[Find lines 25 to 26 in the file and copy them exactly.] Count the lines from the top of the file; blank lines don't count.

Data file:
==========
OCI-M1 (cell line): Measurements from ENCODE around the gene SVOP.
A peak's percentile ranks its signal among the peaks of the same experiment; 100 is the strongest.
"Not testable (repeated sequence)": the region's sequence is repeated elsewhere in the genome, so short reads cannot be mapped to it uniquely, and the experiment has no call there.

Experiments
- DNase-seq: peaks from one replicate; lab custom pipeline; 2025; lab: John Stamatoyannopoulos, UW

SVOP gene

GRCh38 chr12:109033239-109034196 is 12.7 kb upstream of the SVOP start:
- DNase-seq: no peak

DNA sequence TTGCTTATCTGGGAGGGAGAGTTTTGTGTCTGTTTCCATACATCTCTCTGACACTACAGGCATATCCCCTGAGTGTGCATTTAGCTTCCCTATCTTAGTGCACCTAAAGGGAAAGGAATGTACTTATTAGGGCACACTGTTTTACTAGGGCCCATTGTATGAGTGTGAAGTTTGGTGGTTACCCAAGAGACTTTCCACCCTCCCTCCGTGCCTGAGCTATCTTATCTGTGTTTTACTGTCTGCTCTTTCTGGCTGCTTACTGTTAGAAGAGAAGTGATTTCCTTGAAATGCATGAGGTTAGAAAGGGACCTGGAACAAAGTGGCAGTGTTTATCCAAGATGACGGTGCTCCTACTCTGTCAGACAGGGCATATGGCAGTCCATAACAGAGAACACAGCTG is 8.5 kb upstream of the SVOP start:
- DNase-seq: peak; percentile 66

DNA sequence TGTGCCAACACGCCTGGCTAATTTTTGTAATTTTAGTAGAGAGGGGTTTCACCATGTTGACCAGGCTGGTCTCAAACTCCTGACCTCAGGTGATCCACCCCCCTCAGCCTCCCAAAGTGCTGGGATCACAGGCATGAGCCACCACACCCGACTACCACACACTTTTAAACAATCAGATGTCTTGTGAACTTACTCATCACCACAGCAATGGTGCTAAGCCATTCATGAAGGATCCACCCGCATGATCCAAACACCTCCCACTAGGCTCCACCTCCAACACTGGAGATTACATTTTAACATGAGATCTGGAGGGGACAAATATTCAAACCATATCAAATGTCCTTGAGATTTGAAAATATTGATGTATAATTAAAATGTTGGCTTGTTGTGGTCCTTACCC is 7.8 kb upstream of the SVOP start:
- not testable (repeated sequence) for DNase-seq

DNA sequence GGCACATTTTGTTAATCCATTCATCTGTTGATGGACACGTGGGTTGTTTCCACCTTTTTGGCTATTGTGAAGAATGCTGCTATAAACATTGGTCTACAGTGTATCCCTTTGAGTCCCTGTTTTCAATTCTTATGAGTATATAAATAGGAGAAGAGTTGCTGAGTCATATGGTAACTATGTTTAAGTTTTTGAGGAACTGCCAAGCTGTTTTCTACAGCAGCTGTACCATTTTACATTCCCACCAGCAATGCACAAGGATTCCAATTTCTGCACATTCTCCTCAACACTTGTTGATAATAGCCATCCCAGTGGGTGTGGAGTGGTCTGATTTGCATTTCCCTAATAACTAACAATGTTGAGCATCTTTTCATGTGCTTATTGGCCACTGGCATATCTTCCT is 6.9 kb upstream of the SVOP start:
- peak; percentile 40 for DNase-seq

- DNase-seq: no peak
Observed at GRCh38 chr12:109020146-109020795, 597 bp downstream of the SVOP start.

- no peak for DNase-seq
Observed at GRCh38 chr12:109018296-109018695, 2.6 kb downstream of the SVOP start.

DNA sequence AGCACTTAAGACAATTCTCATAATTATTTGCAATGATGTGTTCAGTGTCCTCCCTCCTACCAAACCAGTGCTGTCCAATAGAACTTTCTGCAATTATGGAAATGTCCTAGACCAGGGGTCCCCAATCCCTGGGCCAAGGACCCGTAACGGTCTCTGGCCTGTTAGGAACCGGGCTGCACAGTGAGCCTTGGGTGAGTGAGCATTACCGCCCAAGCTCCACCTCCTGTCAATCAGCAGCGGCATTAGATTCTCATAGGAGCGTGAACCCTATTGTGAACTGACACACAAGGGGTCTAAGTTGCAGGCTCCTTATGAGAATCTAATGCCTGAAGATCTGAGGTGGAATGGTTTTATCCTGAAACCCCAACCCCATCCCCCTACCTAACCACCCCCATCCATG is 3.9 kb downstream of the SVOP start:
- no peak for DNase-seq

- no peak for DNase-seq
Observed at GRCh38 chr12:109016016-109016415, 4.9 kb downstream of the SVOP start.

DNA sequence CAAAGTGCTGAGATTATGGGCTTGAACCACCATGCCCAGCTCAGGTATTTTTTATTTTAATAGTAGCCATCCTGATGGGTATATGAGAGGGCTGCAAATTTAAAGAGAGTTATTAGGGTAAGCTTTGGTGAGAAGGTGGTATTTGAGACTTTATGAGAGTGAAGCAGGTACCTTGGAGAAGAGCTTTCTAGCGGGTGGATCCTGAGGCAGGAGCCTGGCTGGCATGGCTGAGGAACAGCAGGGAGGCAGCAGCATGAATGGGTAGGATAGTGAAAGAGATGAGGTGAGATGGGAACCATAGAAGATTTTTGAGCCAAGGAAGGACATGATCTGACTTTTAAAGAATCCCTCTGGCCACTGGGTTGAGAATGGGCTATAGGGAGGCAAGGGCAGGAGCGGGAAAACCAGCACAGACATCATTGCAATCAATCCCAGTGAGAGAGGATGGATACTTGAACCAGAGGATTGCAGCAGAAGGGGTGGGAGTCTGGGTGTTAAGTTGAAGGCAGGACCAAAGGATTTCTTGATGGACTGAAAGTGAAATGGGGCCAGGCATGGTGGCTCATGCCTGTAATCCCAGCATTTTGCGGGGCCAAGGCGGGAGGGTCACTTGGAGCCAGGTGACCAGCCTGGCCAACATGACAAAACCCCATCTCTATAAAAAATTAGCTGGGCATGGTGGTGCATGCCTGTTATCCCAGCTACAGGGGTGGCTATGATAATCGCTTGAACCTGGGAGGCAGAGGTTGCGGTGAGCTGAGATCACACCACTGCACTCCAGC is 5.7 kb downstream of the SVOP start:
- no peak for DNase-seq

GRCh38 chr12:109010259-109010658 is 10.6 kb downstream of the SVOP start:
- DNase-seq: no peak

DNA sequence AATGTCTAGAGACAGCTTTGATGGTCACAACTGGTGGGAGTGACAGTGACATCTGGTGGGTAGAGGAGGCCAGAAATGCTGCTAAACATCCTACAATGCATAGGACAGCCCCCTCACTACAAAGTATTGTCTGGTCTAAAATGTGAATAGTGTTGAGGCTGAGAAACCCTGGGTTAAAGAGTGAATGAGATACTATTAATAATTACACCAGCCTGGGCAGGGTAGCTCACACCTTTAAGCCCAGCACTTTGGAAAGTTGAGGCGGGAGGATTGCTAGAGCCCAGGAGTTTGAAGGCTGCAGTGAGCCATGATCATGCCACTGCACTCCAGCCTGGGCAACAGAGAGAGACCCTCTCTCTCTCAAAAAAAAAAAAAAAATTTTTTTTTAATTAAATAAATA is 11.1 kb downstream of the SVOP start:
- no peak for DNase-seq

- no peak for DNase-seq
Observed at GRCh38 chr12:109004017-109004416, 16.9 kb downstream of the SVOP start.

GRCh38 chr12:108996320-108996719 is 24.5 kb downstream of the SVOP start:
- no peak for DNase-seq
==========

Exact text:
GRCh38 chr12:109010259-109010658 is 10.6 kb downstream of the SVOP start:
- DNase-seq: no peak